Difference between radial acceleration calculated graphically and with the formula.

  • #1

Homework Statement



I do not know if this is the correct forum to post this in but here goes. I got all of the answers correct, but I just have a question on part F.

attachment.php?attachmentid=51207&stc=1&d=1348623932.jpg

1.) The figure shows a motion diagram
of a particle in circular motion at a
constant speed. The axes have units
of meters. Each dot represents a 5
second time interval.

a) Write out the displacement
vector from point 1 to point 2 in
component form

b) Write out the displacement vector from point 1 to point 2 as a magnitude and
angle from horizontal.

c) What is the speed of the particle? To do this, determine a velocity vector and
take its magnitude.

d) Use graphical vector addition to show the direction of the acceleration at points 1
and 3. You can do this right on the figure or on another sheet of paper.

e) From your answer in part d, find the magnitude of the acceleration at point 3.
Remember a = ΔV/Δt

f) Compare your answer from part e to the result from aradial = v2tan/r



The Attempt at a Solution


Just to show you that I actually did the work, here are the answers I got.

A) -7i+3j

B) 7.61m at 23.2° above the -x axis.

C) 1.52 m/s

D) I drew the acceleration vector on my paper.

E) 0.226 m/s/s

F) 0.231 m/s/s

My question to you is why are the answers for Part E and Part F different? They are both correct (as calculated in the problems) and both describe the magnitude of the same acceleration vector.

Any and all help would be appreciated!
 

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Answers and Replies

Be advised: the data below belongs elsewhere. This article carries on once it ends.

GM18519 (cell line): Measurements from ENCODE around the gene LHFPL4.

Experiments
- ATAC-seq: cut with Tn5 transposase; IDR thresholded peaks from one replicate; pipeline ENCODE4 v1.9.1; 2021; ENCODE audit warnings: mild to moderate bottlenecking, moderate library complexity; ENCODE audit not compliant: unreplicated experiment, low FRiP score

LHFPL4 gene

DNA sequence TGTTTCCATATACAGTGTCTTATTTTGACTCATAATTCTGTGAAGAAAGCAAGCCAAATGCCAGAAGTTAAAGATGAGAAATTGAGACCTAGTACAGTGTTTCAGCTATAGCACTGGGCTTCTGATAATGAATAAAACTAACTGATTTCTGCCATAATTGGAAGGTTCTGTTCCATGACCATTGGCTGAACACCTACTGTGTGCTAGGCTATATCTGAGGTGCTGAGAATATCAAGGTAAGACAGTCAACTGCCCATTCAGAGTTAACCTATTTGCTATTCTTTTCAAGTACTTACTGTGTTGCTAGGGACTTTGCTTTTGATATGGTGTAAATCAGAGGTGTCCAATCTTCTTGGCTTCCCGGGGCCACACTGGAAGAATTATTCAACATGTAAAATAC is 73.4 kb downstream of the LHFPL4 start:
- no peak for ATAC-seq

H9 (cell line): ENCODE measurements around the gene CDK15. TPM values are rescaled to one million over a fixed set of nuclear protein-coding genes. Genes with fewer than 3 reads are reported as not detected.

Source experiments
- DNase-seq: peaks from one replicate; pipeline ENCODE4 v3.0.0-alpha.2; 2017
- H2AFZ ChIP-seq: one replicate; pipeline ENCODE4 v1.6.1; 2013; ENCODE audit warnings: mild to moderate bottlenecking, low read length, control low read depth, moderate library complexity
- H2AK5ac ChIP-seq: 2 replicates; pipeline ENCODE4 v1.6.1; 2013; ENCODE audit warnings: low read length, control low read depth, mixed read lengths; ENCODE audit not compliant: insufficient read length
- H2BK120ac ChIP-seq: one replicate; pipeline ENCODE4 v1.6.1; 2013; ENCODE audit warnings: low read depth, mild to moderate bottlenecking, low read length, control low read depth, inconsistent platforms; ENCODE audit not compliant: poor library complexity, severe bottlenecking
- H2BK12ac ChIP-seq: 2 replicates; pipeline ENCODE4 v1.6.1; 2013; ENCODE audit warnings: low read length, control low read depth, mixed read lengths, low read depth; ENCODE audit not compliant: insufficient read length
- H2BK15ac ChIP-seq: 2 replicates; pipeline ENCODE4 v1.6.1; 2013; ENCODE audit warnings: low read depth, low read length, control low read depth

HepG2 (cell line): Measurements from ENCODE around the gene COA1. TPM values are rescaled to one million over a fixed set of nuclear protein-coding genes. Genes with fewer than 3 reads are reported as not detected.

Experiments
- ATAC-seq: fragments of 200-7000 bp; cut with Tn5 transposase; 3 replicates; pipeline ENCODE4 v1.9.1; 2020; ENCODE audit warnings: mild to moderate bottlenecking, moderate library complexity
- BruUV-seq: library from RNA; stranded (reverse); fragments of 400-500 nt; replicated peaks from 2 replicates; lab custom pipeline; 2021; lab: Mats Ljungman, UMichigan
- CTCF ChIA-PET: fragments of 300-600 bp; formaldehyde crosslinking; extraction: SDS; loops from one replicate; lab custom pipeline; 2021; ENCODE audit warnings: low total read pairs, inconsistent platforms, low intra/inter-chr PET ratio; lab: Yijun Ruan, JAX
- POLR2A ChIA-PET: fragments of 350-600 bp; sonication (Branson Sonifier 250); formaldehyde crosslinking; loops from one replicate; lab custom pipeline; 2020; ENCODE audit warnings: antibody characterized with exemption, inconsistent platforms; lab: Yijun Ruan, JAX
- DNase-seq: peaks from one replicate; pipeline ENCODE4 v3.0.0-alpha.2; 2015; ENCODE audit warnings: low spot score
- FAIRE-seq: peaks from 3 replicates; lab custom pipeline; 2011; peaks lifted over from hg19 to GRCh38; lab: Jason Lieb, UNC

• #2
Bandersnatch
Science Advisor
2,999
1,966


The difference comes from the fact that the 8 points are just an apporximation of a circle.

Try doing the same exercise with all the odd-numbered points removed(a worse appoximation of a circle), and then with twice as many as points as in the problem(a better approximation).
In the fromer case, you'll find out that the acceleration diverges even more, in the latter that it's closer to what you get from the equation in f.
Once you include infinite number of points to form the actual circle, your results will converge(integral calculus deals with this kind of infinite addition problems).

Think of what is the difference between the displacement you've been calculating, and the actual distance the point traveling in circular motion needs to cover. How does the difference affect velocity and acceleration?
 
  • #3


Thank you Bandersnatch! That is what I was thinking. I re-evaluated it with more points and it was more accurate.
 

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